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Star Wars: The Clone Wars [ DVD Review ]

Studio: Warner Home Video
Matt Lanter, Nika Futterman, Tom Kan
Dave Filoni
98 mins.

Back Cover

In a galaxy far, far away… The Star Wars saga continues in this first animated feature from Lucasfilm Animation! Featuring some of your favorite characters and a host of new ones, this is Star Wars like you’ve never seen it before. As the Clone Wars sweep through the galaxy, Anakin Skywalker and his new Padawan learner Ahsoka Tano plunge into a dangerous mission to rescue the kidnapped son of crime lord Jabba the Hut. The renegade Count Dooku is determined to make sure they fail, and with his deadly assassin Asajj Ventress in pursuit, this is a mission of grave consequences. Meanwhile, on the front lines, Obi-Wan Kenobi and Master Jedi Yoda lead the massive clone army in a valiant effort to defeat the droid army and resist the forces of the dark side. Lightsabers ready! A new era of adventure awaits!


Ah, 1977. What a summer. Back in the pre-Internet days slow rumblings of an amazing new fantasy flick dressed in space opera tropes began to trickle out through the print media. Star Wars hyper-drived its way across screens and permanently into the cultural zeitgeist. Those were heady days. The birth and growth of a new franchise. The Empire Strikes Back came next and the euphoria increased exponentially.

Inevitably a franchise makes missteps, gets older, and starts to creak at the joints. Many feel it started with Return of the Jedi. Many more with the prequels.

The next step was to further kid-dify the franchise and turn to animated adventures. The latest iteration is a computer generated one dealing with the very era of Star Wars history that many wanted to see in the prequels – The Clone Wars.

Released theatrically The Clone Wars was generally met with derision and currently sits at a 5.5/10 rating at IMDB. Having for the most part, except for pleasant memories of what had been, moved on from all things Star Wars; I had no desire to see this.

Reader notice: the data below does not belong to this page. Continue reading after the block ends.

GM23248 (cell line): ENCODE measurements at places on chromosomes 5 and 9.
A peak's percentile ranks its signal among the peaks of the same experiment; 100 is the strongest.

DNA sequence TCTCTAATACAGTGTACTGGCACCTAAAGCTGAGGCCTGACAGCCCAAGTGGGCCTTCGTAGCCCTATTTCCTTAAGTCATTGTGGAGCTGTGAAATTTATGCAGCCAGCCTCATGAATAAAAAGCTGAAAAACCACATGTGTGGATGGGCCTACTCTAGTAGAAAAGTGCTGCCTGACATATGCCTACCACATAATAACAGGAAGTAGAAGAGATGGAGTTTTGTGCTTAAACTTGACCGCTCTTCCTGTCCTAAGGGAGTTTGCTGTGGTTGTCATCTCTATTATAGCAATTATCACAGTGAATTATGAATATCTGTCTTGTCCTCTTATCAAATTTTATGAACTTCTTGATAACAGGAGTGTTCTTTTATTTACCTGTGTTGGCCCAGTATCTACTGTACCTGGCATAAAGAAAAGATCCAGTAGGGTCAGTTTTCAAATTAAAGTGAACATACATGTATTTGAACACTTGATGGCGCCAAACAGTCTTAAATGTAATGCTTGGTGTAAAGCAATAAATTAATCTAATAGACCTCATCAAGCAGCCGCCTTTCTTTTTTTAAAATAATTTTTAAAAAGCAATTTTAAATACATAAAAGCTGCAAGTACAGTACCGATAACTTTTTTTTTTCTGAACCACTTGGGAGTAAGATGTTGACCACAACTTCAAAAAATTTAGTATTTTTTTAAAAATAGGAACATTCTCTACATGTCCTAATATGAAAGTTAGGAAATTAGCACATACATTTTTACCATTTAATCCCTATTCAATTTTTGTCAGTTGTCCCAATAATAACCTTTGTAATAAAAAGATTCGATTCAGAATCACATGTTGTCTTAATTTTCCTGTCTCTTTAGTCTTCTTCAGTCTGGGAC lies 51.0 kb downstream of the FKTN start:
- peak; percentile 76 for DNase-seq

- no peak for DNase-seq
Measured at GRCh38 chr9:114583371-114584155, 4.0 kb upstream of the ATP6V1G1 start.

Seeing this for the first with the distance of time and far less emotional investment the IMDB rating seems a trifle harsh. Yes it contains some cringing moments, ‘Sky Guy,’ still grates but the movie has good pace, steers clear of the political mumbo jumbo of the prequels and serves up a variety of action sequences that ape the major battle scene from The Attack of the Clones. Repetitively.

The animation style is done with the characters imagined in angular lines. So now the characters look much more like the robots and droids that they battle and interact with. That seems ironically appropriate to me.

It saddens that for the current generation of children the animated Clone Wars television series that follows this movie, note that series is not done in the same animation style, is THE representation of the Star Wars they best like and identify with most. Inevitable in the life cycle of a franchise that has been steered the way it has. But still sad. Very sad.

Crave Factor – 7


2.4:1 Widescreen anamorphic widescreen image preserves the 2.40:1 aspect ratio of its theatrical exhibition. The computer animation has vibrant colors with sparsely detailed landscapes that are not nearly as busy as the prequel films. I found that rather refreshing.

There is little to no sense of depth or dimensionality to the image.

Being created entirely in the digital realm the image is rock solid and blemish free.

Crave Factor – 7


As one might expect from a Lucasfilm product, the audio sounds strong and vibrant throughout. Effects work surround the listener during action sequences, and dialogue is always clear amidst the over-dramatic score.

There are three different Dolby Digital 5.1 language tracks: English, French, and Spanish. Subtitles are also available in English, French, and Spanish.

Crave Factor – 7


A commercial for the animated television series Star Wars: The Clone Wars precedes the main menu.

There is a feature-length commentary track available featuring director Dave Filoni, producer Catherine Winder, writer Henry Gilroy, and editor Jason W. A. Tucker. It is a mix of discussion of the making of the movie versus shilling for the spin-off television series. As a result the commentary wanders into sales pitch mode too often detracting from the subject at hand.

For the Star Wars completionists there is also a two disc edition of available with additional extras.

Crave Factor – 6

Conclusion & Final Thoughts

Time and distance makes me indifferent. It is a movie aimed for the younger curve of the Star Wars franchise. The kids enjoy it. Good enough for the Forces controlling the Empire it seems.

Overall Crave Factor

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